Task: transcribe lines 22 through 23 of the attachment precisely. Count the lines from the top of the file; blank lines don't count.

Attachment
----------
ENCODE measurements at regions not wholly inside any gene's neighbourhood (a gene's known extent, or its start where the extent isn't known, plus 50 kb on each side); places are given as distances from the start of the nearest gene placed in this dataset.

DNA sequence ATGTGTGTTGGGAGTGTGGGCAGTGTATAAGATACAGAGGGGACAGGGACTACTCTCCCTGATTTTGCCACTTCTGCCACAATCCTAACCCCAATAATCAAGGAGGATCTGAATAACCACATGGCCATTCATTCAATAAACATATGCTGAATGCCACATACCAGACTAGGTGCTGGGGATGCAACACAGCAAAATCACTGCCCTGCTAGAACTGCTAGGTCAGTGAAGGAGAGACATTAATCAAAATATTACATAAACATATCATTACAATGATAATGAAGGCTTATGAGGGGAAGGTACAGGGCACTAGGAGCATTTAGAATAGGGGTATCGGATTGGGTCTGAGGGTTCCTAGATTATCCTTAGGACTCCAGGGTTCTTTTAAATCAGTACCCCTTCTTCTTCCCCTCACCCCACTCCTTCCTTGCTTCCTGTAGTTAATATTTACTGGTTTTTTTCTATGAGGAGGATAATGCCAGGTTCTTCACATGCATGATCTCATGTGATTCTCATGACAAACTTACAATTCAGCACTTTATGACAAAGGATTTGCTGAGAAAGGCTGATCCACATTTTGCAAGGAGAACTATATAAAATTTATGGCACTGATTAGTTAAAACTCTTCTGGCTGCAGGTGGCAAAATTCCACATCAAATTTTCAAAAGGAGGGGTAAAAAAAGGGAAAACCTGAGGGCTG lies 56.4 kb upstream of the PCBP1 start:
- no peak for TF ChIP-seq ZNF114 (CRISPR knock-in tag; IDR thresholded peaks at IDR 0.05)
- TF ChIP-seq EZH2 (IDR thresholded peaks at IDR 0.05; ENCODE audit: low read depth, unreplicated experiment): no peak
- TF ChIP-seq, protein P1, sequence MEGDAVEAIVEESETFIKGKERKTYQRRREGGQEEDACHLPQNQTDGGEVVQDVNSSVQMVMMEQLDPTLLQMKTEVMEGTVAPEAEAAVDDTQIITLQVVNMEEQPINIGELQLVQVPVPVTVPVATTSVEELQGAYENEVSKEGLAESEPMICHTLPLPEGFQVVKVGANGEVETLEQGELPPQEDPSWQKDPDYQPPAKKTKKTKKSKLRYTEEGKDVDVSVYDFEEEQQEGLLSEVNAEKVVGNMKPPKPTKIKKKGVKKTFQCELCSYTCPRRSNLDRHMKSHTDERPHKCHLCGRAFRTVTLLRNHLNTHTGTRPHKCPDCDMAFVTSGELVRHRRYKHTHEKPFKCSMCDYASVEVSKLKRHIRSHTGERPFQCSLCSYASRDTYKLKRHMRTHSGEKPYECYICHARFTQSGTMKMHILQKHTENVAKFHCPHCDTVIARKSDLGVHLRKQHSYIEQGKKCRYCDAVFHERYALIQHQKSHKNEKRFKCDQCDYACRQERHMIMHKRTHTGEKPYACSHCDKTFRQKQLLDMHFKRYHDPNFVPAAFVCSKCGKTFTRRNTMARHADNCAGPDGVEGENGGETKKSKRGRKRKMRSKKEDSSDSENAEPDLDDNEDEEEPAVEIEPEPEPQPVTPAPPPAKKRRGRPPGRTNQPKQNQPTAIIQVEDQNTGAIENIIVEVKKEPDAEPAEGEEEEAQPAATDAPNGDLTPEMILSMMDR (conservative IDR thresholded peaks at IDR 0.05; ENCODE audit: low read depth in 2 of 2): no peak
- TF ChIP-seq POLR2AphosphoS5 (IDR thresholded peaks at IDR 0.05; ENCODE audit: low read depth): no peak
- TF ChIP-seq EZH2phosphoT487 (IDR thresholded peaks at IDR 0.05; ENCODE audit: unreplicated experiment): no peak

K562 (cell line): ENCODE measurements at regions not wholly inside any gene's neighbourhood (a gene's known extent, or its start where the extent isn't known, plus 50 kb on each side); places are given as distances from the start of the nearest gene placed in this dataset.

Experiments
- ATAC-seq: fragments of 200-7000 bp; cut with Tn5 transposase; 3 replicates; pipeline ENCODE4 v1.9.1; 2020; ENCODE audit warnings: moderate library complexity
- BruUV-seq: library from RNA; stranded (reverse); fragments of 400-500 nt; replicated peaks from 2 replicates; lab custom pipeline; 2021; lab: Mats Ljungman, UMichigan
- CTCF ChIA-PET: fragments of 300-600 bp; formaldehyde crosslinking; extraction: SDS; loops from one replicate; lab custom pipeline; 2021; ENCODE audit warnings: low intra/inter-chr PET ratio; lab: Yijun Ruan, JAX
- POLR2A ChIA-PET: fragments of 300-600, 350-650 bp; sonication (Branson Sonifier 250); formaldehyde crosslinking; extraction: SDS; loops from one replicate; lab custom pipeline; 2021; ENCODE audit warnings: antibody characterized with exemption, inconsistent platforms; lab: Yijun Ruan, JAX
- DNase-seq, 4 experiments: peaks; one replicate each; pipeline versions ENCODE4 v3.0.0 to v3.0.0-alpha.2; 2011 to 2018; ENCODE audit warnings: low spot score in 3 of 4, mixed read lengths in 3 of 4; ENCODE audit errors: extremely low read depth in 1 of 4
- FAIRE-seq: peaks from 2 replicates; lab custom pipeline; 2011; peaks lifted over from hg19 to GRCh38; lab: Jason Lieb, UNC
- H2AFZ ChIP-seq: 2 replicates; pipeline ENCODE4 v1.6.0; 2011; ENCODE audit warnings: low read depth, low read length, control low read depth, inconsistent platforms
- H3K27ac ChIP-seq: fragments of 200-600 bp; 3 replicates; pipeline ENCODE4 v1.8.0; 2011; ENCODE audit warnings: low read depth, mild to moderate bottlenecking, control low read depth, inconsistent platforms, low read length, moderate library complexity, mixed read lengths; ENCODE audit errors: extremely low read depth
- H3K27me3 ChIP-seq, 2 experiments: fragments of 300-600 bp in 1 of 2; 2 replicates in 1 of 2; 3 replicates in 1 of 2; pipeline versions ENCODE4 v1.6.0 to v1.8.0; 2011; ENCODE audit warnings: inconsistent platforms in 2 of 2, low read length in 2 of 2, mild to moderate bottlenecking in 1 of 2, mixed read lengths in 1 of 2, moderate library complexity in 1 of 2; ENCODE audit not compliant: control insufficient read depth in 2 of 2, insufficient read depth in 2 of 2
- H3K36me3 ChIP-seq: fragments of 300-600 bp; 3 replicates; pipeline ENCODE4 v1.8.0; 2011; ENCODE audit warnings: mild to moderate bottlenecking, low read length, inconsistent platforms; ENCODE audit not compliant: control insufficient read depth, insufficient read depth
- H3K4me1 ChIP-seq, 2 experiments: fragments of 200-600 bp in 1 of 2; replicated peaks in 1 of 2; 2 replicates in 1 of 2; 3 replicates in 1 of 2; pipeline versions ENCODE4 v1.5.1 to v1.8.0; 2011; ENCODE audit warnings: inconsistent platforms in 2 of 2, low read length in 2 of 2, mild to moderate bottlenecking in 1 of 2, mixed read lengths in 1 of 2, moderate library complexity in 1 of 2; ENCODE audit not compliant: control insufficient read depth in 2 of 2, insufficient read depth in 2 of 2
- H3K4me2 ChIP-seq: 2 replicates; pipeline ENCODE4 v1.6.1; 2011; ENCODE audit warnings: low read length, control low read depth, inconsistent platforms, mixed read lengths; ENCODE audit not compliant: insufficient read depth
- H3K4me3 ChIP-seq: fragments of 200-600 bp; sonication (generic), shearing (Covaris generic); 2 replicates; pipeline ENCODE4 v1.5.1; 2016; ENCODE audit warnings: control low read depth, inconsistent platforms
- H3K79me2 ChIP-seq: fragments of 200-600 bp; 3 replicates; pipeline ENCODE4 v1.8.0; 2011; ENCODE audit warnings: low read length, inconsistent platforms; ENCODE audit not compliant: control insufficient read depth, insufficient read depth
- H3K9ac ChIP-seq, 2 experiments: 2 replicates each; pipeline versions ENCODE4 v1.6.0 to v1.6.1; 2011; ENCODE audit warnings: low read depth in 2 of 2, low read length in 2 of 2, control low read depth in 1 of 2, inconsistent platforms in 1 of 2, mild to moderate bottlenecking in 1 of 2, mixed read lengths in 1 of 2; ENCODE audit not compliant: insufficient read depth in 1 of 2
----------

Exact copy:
- H3K4me3 ChIP-seq: fragments of 200-600 bp; sonication (generic), shearing (Covaris generic); 2 replicates; pipeline ENCODE4 v1.5.1; 2016; ENCODE audit warnings: control low read depth, inconsistent platforms
- H3K79me2 ChIP-seq: fragments of 200-600 bp; 3 replicates; pipeline ENCODE4 v1.8.0; 2011; ENCODE audit warnings: low read length, inconsistent platforms; ENCODE audit not compliant: control insufficient read depth, insufficient read depth